Cervical cancer is a highly preventable cancer. In 2018, the World Health Organization (WHO) announced a global call for action to eliminate cervical cancer within the next century, with achievable goals to be reached by 2030.
Cervical cancer is most often caused by the human papillomavirus (HPV), which can be prevented with the HPV vaccine. All children should receive the HPV vaccine between ages 9-12. Anyone with a cervix, regardless of vaccination status, should be screened for cervical cancer per recommendations. With routine screening, you can find precancerous cervical cells (which can later be removed) before they become cancer or detect cancer early, which can lead to Better Outcomes.
If you are of average risk, follow these screening guidelines:
If you are at high risk for cervical cancer because of a suppressed immune system (for example, from HIV infection, organ or stem-cell transplant or long-term steroid use), because you were exposed to DES in utero or because you have had cervical cancer or certain precancerous conditions, you may need to be screened more often. Follow the recommendations of your health care provider.
After age 65, talk with your health care provider about whether you still need to be screened.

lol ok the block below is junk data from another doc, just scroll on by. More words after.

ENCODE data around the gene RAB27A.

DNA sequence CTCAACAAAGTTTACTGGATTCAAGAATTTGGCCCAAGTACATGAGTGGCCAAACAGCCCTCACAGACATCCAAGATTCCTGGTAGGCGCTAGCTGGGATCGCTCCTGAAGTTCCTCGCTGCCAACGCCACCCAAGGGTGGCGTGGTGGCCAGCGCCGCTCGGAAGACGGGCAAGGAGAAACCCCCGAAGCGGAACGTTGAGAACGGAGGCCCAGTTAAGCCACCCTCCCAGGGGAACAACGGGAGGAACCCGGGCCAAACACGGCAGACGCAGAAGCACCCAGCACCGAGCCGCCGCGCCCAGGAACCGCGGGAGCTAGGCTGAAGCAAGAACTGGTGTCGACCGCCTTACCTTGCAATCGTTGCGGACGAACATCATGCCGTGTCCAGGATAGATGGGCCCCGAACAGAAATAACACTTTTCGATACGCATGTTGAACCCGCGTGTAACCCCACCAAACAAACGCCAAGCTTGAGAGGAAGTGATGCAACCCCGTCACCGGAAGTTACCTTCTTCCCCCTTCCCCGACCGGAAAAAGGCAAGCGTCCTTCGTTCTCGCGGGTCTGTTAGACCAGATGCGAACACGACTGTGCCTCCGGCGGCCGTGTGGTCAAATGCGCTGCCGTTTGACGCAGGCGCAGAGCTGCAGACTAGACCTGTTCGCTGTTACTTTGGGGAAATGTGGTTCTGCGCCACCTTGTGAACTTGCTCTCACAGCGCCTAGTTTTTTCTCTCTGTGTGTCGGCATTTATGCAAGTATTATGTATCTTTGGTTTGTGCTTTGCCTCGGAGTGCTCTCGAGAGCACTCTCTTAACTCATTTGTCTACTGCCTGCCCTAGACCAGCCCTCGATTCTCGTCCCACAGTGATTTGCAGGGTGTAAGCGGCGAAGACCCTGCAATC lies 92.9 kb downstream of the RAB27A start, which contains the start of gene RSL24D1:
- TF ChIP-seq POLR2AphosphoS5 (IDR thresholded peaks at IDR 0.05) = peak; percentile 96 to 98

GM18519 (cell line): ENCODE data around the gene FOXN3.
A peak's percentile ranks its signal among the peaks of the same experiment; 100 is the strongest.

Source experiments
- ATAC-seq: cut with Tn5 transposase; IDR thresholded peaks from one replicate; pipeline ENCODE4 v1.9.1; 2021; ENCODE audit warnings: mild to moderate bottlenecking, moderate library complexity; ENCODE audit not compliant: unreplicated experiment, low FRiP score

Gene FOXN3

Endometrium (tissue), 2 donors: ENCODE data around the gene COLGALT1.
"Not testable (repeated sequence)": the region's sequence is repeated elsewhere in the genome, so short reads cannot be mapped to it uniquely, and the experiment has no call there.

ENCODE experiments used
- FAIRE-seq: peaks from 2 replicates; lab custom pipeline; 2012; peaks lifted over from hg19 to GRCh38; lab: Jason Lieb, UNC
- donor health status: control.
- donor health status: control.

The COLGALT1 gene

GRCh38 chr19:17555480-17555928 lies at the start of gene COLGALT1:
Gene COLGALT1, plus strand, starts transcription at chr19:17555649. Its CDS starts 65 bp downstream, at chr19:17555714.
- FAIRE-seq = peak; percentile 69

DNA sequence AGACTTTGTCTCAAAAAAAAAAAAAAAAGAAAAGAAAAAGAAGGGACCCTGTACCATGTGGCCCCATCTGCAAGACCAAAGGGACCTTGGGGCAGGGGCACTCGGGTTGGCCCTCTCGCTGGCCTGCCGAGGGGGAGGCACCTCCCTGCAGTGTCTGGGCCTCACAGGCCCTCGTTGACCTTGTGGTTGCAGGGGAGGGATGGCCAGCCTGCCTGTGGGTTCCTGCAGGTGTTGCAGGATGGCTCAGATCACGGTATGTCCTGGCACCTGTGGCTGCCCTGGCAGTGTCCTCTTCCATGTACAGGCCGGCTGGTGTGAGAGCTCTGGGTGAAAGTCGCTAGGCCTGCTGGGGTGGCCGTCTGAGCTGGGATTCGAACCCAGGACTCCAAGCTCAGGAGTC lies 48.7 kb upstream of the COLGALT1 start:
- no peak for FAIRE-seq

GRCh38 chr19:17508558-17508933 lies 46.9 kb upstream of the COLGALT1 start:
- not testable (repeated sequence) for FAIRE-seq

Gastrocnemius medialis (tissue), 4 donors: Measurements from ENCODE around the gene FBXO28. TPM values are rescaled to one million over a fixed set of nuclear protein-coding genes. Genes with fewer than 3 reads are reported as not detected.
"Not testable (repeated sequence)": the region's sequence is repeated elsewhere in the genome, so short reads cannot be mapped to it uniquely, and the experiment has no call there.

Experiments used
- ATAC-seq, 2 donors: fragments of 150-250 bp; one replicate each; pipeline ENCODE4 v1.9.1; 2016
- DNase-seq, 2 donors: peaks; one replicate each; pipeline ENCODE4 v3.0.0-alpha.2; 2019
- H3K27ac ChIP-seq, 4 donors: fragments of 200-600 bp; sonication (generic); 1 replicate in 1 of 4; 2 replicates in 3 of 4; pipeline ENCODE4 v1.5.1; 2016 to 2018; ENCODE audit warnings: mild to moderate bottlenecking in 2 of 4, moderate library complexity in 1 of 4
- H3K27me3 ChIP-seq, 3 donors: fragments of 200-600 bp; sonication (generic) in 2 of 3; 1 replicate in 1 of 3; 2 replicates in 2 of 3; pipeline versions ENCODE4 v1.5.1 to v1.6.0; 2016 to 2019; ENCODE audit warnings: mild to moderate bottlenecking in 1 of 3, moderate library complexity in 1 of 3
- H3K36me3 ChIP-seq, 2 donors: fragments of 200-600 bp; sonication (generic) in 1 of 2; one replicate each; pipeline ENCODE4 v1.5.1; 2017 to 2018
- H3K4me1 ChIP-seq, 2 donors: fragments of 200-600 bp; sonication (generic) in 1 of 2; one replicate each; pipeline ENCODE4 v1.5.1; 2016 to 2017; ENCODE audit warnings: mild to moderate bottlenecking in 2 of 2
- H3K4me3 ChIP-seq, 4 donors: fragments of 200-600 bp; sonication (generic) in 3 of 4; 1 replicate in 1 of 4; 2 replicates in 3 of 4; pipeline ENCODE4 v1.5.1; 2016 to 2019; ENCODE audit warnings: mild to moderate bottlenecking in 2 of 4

Source: The U.S. Preventive Services Task Force
HPV vaccination protects against types of HPV that are most likely to cause cancer (HPV is the cause of more than 90% of cervical cancer cases). It is most effective when given to young people before they are exposed to HPV.
Young people ages 9–12 should get vaccinated against HPV. “Catch-up” vaccination is also recommended for teens and young adults up to age 26. If the HPV vaccine is given as recommended, it can prevent more than 90% of HPV-related cancers, including more than 90% of cervical cancers.
The vaccine is given in two or three shots depending on the age of initial vaccination.
Download the Guide to Children’s Vaccinations to learn more about vaccines for your kids.
Precancerous conditions of the cervix do not usually cause symptoms and are detected only with a pelvic exam and a Pap or HPV test.
Talk with your health care provider right away if you experience any of the following symptoms:
Cervical cancer usually does not show symptoms until later stages. Pelvic exams and Pap or HPV tests are key to early detection.
Cervical cancer is treated through surgery, radiation and chemotherapy. These therapies may be given alone or in combination with one another.
Treatment depends on the stage of the cancer, the type of tumor cells and your medical condition.